Lessons from the Field: Transparency

September 06, 2023 Brian W

I got many things wrong when I started my life as a missionary. While my church, my mentors, and I all did our best to prepare for the mission field, our steps were just inadequate. That does not mean that we got everything wrong! I am not going to talk about those mistakes this time. Instead, I am going to talk about something I got right. From the very beginning, I was radically transparent with my supporters and my church, and this decision became a unique strength of my ministry that helped me through failure, persecution, and opposition back home. Let’s explore transparency in the mission.

When I was on the field one day, I got two emails in my inbox. The two emails had been forwarded to me by a mutual friend, and they were the most recent newsletters of two missionaries who worked for the same prominent missions organization. I had recently worked with both men and their organization in Georgia, and I read their newsletter with interest. Neither man mentioned me, my organization, or people in my ministry. Even though most of the Georgians that helped the two men came from my youth groups and were asked to participate by me, both men implied all the Georgians were part of their ministry organization. This did not surprise me at all. Having been a missionary for and from my sending church with a small, obscure partner mission agency, I was not prominent enough to be mentioned by anyone working for more significant organizations. What surprised me was that even though both men worked in Georgia and worked for the same organization, they didn’t mention each other! If I had supported either man and read their newsletter, I would never know a colleague was helping them and would not have had the slightest clue they partnered with other missionaries in Georgia. The worst crime of all was I would not know what the Georgians who were part of the ministry contributed. Both men praised the Georgians and thought highly of the Georgians they worked with, but they shared none of the accomplishments of the Georgians themselves.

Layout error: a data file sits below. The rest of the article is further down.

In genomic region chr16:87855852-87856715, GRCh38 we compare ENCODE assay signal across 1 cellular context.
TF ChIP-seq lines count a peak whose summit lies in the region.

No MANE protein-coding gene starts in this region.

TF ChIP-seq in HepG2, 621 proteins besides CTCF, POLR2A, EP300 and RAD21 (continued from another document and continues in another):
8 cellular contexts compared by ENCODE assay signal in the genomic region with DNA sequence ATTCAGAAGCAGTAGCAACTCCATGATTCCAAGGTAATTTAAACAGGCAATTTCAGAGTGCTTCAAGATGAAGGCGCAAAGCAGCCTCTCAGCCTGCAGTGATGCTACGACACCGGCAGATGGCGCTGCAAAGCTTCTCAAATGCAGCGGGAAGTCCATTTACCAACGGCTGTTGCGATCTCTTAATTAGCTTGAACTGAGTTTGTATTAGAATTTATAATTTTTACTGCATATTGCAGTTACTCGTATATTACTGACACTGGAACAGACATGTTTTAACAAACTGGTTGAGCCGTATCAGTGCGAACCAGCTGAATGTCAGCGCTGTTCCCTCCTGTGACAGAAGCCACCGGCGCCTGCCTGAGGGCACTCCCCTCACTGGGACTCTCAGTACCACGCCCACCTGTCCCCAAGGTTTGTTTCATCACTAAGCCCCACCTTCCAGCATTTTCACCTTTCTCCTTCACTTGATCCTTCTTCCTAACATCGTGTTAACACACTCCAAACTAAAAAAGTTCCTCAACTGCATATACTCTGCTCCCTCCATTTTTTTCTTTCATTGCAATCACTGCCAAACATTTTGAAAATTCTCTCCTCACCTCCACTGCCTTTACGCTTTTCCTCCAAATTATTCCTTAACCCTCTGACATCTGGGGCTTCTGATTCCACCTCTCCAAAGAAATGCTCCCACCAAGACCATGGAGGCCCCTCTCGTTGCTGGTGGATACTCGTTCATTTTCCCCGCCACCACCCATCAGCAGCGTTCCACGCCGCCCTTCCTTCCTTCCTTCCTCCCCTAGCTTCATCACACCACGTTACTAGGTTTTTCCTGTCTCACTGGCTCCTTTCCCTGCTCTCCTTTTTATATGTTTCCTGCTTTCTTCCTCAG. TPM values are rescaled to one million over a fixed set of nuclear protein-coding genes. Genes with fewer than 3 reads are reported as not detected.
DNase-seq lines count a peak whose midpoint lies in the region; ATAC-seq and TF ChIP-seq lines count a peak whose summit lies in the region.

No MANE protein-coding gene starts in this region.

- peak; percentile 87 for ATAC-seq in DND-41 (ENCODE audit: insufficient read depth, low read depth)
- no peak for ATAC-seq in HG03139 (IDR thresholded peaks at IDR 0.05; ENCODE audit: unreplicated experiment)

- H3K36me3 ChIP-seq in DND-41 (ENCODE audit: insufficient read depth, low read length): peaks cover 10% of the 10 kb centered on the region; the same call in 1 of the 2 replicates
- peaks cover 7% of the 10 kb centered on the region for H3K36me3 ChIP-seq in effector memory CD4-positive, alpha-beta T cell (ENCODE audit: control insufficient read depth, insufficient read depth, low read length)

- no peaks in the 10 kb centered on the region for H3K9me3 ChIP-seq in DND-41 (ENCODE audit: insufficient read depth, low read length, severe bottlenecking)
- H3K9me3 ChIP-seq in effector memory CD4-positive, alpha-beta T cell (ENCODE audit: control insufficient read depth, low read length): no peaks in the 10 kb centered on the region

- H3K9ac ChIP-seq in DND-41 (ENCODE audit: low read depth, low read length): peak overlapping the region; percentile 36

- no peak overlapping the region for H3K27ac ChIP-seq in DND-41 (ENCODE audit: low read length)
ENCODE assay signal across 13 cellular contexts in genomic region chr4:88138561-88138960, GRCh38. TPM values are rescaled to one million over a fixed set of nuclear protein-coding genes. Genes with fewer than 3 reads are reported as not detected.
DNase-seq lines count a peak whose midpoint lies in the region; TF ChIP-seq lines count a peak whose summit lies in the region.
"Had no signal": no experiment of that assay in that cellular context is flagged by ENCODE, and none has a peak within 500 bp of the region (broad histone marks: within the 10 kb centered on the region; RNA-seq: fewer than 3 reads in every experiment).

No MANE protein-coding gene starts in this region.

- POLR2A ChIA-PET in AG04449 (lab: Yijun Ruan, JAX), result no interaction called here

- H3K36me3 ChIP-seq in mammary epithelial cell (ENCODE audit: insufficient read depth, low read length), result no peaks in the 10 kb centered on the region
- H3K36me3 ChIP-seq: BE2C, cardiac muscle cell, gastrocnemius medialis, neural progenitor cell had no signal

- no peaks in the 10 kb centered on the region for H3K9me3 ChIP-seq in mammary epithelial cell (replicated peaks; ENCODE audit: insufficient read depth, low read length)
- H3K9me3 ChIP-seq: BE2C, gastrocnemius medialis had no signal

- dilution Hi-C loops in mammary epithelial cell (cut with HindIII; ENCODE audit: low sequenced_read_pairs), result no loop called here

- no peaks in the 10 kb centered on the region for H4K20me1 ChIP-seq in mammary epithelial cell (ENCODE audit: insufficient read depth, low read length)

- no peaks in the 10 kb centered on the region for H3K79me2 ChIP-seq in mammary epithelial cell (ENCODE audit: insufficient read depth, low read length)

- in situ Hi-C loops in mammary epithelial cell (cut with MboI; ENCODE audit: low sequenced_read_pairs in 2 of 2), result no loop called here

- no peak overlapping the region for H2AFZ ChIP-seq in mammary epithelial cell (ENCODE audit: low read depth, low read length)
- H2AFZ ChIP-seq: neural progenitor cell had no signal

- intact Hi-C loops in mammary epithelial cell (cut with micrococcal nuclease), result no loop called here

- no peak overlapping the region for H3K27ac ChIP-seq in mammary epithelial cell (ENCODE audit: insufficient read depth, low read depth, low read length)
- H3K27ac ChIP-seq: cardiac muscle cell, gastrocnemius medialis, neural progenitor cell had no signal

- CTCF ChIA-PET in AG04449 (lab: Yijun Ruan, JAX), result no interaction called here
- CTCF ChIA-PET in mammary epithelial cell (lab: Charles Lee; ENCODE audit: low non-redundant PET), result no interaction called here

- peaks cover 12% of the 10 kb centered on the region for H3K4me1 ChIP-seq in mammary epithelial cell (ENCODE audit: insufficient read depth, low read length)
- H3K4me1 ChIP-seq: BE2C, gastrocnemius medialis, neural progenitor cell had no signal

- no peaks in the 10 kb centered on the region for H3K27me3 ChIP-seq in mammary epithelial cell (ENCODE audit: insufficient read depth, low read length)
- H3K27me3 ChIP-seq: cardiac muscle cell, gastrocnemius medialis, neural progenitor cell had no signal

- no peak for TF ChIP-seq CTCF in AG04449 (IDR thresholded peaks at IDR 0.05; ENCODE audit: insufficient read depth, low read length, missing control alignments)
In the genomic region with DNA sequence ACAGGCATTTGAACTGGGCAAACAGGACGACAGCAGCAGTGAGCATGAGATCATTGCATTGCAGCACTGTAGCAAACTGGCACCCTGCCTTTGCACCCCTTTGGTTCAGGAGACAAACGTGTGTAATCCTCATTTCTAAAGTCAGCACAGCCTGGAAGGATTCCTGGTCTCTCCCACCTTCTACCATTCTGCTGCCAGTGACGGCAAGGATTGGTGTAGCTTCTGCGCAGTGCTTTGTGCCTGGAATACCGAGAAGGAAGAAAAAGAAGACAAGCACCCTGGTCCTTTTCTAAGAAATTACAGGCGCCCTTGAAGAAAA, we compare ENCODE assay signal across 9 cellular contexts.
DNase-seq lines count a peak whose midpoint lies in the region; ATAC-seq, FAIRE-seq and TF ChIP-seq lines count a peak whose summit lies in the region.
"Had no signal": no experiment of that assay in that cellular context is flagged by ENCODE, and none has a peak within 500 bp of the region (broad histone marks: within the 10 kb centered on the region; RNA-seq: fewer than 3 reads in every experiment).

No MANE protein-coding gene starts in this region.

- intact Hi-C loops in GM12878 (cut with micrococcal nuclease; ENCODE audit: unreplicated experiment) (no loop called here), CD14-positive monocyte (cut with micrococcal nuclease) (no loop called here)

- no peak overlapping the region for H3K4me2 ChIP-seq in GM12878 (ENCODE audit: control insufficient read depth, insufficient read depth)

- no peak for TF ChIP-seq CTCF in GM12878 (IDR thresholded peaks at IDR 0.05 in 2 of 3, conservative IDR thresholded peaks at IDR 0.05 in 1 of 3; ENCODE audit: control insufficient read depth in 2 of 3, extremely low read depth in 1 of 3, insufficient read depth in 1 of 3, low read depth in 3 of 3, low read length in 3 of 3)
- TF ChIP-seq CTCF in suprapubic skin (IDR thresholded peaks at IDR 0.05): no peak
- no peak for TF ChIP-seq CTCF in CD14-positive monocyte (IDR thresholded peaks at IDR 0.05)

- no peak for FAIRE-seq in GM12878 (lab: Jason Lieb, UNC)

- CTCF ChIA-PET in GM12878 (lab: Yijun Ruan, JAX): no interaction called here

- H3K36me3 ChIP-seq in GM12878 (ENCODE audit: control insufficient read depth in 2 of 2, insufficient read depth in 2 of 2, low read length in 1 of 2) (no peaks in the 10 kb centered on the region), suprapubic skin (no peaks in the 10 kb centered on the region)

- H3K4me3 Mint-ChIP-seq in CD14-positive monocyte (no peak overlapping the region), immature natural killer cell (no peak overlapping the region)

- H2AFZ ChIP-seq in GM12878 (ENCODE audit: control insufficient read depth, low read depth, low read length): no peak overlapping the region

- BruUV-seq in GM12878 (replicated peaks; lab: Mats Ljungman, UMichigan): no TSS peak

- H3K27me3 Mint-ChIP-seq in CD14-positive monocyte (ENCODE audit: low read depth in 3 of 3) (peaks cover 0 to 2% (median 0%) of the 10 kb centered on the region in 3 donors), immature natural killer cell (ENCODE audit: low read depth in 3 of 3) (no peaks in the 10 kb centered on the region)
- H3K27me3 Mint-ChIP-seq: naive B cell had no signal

Giving a distorted view of the mission field is a disservice to missionary supporters and prayer partners. It happens as many missionaries and the people who send them lose focus on the mission and think the missionary is the center of the story. In turn, the missionary starts to believe they are selling themselves to supporters. Missionary support really should be about the mission, not the individual missionary. An increase in support should be based on the needs of the mission and not just a supporter’s level of feeling for the missionary. A missionary should desire to bring their supporters along with them on the mission. Suppose the supporter will put the effort in to read the newsletters, interact with the missionary when they come to the States, and occasionally email or interact with the missionary on the field. In that case, they should be able to describe the mission almost as well as the missionaries themselves. Even if they don’t do all that, any missionary newsletter should seek to carefully explain partnerships in the host culture and with other missionaries and to make clear to their sending church and other supporters what they are accomplishing on the field. Why would a missionary not want their prayer warriors to pray for all their partners? If a missionary also has co-workers in their host culture, why would they not wish to have them prayed for and supported?